WITH apologies to Charles Dickens, here is A Tale of Two Airports. When my daughter, who lives and works in Madrid, Spain, visits us here in the North West, I pick her up at either Manchester or Liverpool, waiting among so many others who are there to greet friends or loved ones in ‘arrivals’.
As many times before, I pitched up at John Lennon Airport in Liverpool, to meet the 11.30pm flight, only to find the terminal in semi-darkness and devoid of human life. The destinations boards gave only departure times for the following morning. Whoops, I should have been at Manchester!
So I found myself giving thanks for the reassuring power of the Honda HR-V as I made the motorway sprint to Manchester Ringway, to collect my decidedly unamused offspring, who had made the journey after a full day’s work.
The HR-V is the little bro’ of the Japanese manufacturer’s big-selling CR-V, and it maybe flies a little under the radar in the model range. Well, that’s undeservedly so as the medium-sized SUV (sports utility vehicle) is an all-round accomplished motor.
Honda have added some more power to the car with the flagship Sport, a 182bhp model with six-speed manual gearbox or a CVT (constantly variable transmission) automatic. The test car sported the latter.
The 1.5-litre turbo-charged petrol motor joins the normally-aspirated 1.5-litre VTEC petrol and 1.6-litre DTEC diesel units in the line-up. All models feature a key HR-V selling point, the clever ‘magic seat’ configuration that makes the interior space as flexible as can be.
The car’s sporty credentials are there in the performance figures of 0- 62mph in 7.8s on the way to a top speed of 134mph, returning 39.8mpg and 162g/km (maker’s figures). Helping transfer the increased power to the Tarmac is bespoke suspension and more responsive steering, giving a more dynamic feel to the car.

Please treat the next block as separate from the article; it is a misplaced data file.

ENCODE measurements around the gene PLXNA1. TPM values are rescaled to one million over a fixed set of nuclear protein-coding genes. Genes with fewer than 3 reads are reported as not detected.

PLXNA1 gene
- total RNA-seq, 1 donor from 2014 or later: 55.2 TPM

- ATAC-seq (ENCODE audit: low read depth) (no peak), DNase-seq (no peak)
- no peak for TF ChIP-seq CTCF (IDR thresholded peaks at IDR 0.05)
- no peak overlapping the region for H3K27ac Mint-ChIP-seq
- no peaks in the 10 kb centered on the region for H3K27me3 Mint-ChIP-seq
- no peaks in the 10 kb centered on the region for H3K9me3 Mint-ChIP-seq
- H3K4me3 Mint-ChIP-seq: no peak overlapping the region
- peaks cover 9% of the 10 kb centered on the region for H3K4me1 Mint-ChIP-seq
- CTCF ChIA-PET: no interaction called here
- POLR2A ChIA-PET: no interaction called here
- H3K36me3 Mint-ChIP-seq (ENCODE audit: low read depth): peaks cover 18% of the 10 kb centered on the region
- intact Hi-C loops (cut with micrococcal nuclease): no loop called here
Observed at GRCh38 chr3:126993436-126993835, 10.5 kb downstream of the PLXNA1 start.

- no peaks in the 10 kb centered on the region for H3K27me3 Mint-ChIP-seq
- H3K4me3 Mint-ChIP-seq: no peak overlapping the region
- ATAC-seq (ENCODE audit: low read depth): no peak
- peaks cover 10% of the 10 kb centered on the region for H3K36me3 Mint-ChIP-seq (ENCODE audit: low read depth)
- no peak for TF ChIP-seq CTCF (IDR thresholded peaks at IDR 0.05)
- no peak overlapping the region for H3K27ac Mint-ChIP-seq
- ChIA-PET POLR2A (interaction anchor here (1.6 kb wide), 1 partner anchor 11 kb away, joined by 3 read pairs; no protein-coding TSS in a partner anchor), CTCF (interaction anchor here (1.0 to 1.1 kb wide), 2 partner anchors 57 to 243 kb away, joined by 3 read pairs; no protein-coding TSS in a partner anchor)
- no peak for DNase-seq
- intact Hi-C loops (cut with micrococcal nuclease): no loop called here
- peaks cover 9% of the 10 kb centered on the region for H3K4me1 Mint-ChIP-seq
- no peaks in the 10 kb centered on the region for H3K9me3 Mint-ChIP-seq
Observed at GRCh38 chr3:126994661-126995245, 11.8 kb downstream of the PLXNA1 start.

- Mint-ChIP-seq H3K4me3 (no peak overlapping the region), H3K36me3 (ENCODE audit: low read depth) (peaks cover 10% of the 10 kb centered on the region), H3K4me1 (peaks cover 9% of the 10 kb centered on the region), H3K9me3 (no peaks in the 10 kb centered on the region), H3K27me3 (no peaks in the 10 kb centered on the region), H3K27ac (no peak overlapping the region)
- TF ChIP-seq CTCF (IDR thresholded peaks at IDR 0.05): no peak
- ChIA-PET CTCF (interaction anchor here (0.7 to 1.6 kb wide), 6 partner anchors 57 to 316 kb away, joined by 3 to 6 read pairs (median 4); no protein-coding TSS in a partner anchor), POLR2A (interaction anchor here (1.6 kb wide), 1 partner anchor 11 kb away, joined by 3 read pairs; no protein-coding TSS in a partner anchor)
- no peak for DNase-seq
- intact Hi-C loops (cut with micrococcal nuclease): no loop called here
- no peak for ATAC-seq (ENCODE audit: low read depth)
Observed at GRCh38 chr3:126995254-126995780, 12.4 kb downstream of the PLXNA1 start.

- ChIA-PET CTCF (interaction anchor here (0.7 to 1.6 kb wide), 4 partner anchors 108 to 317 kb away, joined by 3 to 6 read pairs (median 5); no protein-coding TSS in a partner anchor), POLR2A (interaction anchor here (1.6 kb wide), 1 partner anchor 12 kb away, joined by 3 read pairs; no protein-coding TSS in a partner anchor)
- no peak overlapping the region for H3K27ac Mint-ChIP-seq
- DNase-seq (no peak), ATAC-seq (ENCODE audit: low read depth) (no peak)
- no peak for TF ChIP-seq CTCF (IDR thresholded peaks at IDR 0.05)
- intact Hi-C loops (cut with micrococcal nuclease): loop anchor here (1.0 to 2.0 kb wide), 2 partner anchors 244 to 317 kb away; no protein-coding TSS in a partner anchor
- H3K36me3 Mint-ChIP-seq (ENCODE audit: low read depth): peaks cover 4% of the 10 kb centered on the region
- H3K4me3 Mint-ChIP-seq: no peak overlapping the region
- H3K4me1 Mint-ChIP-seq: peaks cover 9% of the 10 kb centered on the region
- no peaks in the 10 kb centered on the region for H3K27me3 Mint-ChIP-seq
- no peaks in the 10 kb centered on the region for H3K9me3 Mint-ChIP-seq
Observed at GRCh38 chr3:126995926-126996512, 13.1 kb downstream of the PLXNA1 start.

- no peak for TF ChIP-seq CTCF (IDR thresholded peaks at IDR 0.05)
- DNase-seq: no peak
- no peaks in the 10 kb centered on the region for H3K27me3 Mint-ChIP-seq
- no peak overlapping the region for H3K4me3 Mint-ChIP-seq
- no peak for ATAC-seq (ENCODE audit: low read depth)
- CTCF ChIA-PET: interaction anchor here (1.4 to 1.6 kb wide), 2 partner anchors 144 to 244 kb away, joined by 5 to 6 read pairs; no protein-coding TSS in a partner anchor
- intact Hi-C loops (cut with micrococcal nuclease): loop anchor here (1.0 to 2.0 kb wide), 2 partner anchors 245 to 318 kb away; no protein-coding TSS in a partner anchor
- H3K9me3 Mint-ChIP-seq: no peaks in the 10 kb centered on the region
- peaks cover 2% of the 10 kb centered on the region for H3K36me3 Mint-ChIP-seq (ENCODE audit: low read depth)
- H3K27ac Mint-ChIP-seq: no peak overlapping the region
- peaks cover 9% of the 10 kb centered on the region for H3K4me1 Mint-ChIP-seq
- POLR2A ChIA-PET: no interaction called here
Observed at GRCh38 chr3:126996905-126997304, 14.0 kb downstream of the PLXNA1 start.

Helping transfer the increased power to the Tarmac is bespoke suspension and more responsive steering, giving a more dynamic feel
Complementing the hardware upgrades are some exterior changes courtesy of full LED headlight beams and a slim black front splitter. Black door mirror caps, side skirts, special wheel arch mouldings and matt black 18-inch alloy wheels. You also get twin exhaust pipes, plus smoked lamp clusters with LED illumination.
Inside, a combination of soft-touch, wine-red leather and black fabric seating along with extended wine-red swathes on the dashboard add a touch of sporting elegance and distinguish the Sport from the rest of the HR-V range.
The level of equipment is truly impressive, including front fog lights, front and rear parking sensors, heated seats, heated power-folding mirrors, rain-sensing wipers, a rear parking camera, climate control, leather for the steering wheel and gear knob and a complete package of safety kit. As well as autonomous braking, this includes ‘high beam support’, forward collision warning’, a ‘lane departure warning’ system and ‘traffic sign recognition’.
And then there’s Honda’s ‘VSA’ vehicle stability assist’ system, plus the usual ABS braking set-up with a ‘brake assist’ feature to help in any emergency stops by alerting following motorists by automatically activating the hazard-warning lights.
The ‘magic seat’ system is made possible by the car’s centre-mounted fuel tank layout which frees-up the floor of the cabin for all kind of interior permutations. They include ‘tall mode’ where the front of the rear seat-base rises to be locked in a vertical position, giving a cargo height of 1,240mm from floor to ceiling. It’s ideal for tall, fragile stuff or perhaps a hefty item of equipment.
The car is a pleasure to drive and feels more dynamic than its counterparts in the range, without sacrificing comfort.
This emphasis on convenience and ease-of-use is emphasised by the rear hatch with its wide cargo opening and low loading-lip giving access to a spacious boot of 431-litres capacity.
The car is a pleasure to drive and feels more dynamic than its counterparts in the range, without sacrificing comfort. Like all Hondas, there is a feeling of great structural integrity and high-quality mechanics.
The car is also a touch more spacious than others in this class, with superior practicality too. It’s a clever and versatile motor, now with enhanced sporting appeal.
Price: £29,340 (inc pearlescent paint).